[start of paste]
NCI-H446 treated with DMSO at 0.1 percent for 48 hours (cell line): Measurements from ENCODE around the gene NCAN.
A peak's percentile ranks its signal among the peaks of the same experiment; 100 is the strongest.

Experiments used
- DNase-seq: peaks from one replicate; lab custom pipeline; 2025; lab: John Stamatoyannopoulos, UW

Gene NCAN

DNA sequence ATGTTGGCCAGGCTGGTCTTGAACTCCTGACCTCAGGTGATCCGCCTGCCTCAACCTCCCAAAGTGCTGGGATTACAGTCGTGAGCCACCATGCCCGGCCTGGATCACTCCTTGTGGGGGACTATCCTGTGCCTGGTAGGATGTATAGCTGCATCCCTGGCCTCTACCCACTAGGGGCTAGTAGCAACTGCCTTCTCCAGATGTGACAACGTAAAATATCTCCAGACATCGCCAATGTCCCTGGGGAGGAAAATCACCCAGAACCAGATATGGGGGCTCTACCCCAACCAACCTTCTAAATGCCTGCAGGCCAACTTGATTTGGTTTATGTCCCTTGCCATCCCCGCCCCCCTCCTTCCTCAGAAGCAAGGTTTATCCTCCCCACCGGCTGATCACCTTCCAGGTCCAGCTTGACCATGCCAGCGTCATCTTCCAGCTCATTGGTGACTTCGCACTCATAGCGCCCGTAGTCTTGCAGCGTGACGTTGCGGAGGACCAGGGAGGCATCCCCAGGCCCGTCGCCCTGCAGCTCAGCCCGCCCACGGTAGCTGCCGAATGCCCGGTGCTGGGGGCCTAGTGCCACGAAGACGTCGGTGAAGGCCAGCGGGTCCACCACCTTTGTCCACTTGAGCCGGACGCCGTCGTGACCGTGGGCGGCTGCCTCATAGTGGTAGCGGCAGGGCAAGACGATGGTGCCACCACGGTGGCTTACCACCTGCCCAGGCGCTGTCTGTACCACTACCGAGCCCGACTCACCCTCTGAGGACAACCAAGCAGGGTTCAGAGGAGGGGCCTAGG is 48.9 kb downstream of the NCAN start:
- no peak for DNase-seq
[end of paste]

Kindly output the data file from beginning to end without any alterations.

NCI-H446 treated with DMSO at 0.1 percent for 48 hours (cell line): Measurements from ENCODE around the gene NCAN.
A peak's percentile ranks its signal among the peaks of the same experiment; 100 is the strongest.

Experiments used
- DNase-seq: peaks from one replicate; lab custom pipeline; 2025; lab: John Stamatoyannopoulos, UW

Gene NCAN

DNA sequence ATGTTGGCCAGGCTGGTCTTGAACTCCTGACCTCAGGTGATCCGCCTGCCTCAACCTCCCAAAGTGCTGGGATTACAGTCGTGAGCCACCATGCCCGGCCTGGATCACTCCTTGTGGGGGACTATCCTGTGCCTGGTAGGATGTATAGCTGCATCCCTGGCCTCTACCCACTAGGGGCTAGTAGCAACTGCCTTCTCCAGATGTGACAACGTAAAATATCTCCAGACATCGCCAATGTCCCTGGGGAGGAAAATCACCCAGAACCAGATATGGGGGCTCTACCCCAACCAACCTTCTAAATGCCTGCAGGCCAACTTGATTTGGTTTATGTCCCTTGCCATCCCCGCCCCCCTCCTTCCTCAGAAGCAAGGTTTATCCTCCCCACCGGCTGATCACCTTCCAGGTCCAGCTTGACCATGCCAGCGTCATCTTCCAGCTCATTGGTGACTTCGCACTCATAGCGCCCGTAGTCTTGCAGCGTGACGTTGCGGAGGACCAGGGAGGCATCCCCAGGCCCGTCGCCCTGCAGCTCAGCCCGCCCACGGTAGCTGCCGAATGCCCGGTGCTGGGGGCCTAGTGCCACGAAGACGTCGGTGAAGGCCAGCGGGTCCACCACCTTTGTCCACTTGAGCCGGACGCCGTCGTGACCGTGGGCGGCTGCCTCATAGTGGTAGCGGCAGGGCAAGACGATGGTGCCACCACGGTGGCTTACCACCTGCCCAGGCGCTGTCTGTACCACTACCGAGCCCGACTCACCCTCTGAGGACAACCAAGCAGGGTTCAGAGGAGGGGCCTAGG is 48.9 kb downstream of the NCAN start:
- no peak for DNase-seq